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      Relationship between platelet indices and red cell distribution width and short-term mortality in traumatic brain injury with 30-day mortality


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          This study aimed at investigating whether there is a relationship between 7- or 30-day mortality and mean platelet volume, platelet distribution width, platelet count-to-total lymphocyte count ratio, or red cell distribution width in patients with traumatic brain injury.


          We retrospectively analyzed intensive care unit patients with traumatic brain injury. We recorded patients’ ages; genders; diagnoses; Glasgow Coma Scale scores; length of intensive care unit stay (in days); mean platelet volume, platelet distribution width, platelet count-to-total lymphocyte count ratio, and red cell distribution width values upon hospital admission; and health on the 7th and 30th days of their stays.


          We analyzed data from 110 patients. Of these, 84 (76.4%) were male and 26 (23.6%) were female. On the 7- and 30-day mortality evaluations, compared to the living patients, the deceased patients had a significantly higher median age and a significantly lower median Glasgow Coma Scale. Thus, increased age and lower Glasgow Coma Scale scores were associated with increased 7- and 30-day mortality rates. mean platelet volume and platelet distribution width values were similar in living and deceased patients. platelet count-to-total lymphocyte count ratio values were lower in deceased patients, but this difference was not statistically significant. Within 30 days after traumatic brain injury, deceased patients’ red cell distribution width values were significantly elevated in deceased patients compared to those of living patients.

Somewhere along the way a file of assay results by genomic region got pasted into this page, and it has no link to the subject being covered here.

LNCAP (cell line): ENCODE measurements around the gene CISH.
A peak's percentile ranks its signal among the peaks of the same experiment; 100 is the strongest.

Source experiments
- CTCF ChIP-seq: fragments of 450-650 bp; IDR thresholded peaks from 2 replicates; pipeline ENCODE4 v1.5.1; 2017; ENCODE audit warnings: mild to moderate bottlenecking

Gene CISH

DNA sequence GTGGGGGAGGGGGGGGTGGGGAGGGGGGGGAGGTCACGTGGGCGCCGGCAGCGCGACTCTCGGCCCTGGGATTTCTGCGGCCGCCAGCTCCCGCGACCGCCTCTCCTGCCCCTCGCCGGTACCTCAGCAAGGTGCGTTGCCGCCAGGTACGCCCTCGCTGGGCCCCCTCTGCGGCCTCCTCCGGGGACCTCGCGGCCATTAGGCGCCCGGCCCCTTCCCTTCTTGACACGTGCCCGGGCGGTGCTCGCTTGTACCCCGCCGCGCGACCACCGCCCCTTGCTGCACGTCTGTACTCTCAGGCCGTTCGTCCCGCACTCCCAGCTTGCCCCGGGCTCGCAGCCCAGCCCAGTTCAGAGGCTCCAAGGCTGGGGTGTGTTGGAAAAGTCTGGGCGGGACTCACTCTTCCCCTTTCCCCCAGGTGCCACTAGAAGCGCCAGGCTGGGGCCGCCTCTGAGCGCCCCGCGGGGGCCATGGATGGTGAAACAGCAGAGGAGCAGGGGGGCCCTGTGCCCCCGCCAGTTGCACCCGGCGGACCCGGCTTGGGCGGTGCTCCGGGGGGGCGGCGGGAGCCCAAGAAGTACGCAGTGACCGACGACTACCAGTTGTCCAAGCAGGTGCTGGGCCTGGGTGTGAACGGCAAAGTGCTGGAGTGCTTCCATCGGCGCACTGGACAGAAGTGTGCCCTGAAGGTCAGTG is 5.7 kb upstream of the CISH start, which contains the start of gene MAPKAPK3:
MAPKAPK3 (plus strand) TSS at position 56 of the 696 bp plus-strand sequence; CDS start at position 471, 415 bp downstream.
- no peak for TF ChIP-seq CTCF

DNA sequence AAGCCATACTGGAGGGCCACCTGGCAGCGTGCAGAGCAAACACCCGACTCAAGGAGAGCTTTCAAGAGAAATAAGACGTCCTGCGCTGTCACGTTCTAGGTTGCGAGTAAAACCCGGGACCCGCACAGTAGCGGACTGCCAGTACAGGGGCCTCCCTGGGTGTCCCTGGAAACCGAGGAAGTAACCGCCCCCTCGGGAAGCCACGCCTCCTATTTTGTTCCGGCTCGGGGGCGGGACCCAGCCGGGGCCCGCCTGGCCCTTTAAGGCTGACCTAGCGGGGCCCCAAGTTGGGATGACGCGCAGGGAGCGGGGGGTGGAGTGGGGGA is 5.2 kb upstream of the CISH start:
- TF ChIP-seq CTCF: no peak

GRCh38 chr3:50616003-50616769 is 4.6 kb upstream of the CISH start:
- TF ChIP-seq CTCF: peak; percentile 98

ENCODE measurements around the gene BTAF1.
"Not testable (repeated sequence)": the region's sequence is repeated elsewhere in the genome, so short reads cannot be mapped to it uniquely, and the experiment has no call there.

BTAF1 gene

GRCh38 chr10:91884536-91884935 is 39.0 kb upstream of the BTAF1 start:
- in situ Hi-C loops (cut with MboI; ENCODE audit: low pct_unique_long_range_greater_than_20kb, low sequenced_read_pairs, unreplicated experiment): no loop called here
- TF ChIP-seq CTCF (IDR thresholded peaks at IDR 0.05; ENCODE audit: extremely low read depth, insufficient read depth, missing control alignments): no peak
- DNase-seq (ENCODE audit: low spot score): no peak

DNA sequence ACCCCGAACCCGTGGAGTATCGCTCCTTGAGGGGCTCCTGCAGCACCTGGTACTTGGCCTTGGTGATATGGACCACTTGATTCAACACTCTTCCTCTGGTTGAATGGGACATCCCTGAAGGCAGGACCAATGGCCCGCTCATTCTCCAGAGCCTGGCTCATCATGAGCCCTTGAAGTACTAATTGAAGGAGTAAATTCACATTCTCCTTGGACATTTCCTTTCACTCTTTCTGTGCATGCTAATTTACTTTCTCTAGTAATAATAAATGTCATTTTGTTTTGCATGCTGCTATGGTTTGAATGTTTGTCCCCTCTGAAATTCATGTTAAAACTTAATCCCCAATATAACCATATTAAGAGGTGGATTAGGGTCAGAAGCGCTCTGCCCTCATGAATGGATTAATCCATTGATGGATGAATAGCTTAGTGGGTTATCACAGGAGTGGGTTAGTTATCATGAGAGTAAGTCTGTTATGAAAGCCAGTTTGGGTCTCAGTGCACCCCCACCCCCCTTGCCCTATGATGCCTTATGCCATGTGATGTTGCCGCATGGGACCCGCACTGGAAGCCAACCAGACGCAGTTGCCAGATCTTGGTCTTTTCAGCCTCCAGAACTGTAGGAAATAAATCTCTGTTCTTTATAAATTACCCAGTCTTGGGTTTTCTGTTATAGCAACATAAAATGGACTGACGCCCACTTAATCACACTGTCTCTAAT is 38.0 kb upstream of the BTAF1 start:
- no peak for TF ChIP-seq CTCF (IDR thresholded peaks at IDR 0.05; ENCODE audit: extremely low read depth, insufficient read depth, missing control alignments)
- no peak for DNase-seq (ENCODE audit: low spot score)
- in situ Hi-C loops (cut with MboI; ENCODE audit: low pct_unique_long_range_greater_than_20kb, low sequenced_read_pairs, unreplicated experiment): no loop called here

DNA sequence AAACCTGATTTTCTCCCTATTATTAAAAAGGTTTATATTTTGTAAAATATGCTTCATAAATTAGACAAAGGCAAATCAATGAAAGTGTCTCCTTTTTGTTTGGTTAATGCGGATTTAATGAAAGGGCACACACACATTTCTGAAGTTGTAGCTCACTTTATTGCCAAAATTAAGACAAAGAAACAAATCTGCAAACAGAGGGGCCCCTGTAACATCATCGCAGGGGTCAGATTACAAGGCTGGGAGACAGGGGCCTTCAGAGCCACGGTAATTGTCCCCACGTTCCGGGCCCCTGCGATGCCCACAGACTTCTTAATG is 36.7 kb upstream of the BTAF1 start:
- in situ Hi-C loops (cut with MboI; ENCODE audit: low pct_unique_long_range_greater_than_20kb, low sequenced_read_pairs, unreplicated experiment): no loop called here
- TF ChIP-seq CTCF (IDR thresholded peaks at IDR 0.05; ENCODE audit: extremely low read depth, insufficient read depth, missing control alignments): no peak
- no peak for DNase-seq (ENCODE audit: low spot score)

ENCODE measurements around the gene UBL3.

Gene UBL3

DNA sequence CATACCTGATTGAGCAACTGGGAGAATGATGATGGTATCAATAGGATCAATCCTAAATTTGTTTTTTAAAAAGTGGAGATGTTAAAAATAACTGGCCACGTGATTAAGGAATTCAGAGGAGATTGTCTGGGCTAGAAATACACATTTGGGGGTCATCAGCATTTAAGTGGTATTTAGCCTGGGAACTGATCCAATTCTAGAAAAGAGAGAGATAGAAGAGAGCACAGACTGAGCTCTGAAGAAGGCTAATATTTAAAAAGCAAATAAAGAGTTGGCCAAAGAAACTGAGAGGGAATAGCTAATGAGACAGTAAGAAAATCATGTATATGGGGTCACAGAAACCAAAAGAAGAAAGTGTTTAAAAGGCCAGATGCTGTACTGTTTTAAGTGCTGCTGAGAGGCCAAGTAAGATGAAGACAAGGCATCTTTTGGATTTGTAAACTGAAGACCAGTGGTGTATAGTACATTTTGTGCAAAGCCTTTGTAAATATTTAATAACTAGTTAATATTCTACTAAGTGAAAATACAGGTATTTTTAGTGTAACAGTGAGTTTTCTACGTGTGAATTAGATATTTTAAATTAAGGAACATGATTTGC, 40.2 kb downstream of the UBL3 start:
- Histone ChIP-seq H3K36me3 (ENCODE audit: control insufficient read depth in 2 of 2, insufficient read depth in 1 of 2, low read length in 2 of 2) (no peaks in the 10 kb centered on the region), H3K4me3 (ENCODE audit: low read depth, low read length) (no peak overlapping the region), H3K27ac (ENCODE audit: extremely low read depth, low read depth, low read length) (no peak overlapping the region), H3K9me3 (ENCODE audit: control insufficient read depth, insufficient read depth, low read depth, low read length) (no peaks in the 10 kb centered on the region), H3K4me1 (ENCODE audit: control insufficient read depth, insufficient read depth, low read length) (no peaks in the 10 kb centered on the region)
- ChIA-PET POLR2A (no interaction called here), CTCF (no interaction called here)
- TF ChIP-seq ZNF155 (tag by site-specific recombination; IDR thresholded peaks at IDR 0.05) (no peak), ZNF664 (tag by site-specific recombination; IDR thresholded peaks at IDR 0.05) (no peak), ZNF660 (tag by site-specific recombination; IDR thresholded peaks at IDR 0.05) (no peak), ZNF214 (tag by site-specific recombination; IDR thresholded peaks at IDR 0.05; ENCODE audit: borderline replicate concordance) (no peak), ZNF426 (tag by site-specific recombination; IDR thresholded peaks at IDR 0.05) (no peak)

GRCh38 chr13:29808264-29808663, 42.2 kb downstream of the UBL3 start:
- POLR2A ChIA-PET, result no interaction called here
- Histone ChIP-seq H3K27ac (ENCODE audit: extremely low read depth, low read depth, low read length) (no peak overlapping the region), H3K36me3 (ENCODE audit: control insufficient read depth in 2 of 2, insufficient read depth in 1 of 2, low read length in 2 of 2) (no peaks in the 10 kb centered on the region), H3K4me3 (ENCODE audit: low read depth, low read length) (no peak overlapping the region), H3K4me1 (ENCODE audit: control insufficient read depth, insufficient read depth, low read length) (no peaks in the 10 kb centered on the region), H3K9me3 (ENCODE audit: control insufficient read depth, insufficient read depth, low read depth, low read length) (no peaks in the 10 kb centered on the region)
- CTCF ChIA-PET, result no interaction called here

Mean platelet volume, platelet distribution width, and platelet count-to-total lymphocyte count ratio values were not associated with 7- and 30-day mortality, whereas only elevated red cell distribution width was associated with 30-day mortality.

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          Most cited references29

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          Mean Platelet Volume (MPV): New Perspectives for an Old Marker in the Course and Prognosis of Inflammatory Conditions

          Platelet size has been demonstrated to reflect platelet activity and seems to be a useful predictive and prognostic biomarker of cardiovascular events. It is associated with a variety of prothrombotic and proinflammatory diseases. The aim is a review of literature reports concerning changes in the mean platelet volume (MPV) and its possible role as a biomarker in inflammatory processes and neoplastic diseases. PubMed database was searched for sources using the following keywords: platelet activation, platelet count, mean platelet volume and: inflammation, cancer/tumor, cardiovascular diseases, myocardial infarction, diabetes, lupus disease, rheumatoid arthritis, tuberculosis, ulcerative colitis, renal disease, pulmonary disease, influencing factors, age, gender, genetic factors, oral contraceptives, smoking, lifestyle, methods, standardization, and hematological analyzer. Preference was given to the sources which were published within the past 20 years. Increased MPV was observed in cardiovascular diseases, cerebral stroke, respiratory diseases, chronic renal failure, intestine diseases, rheumatoid diseases, diabetes, and various cancers. Decreased MPV was noted in tuberculosis during disease exacerbation, ulcerative colitis, SLE in adult, and different neoplastic diseases. The study of MPV can provide important information on the course and prognosis in many inflammatory conditions. Therefore, from the clinical point of view, it would be interesting to establish an MPV cut-off value indicating the intensity of inflammatory process, presence of the disease, increased risk of disease development, increased risk of thrombotic complications, increased risk of death, and patient's response on applied treatment. Nevertheless, this aspect of MPV evaluation allowing its use in clinical practice is limited and requires further studies.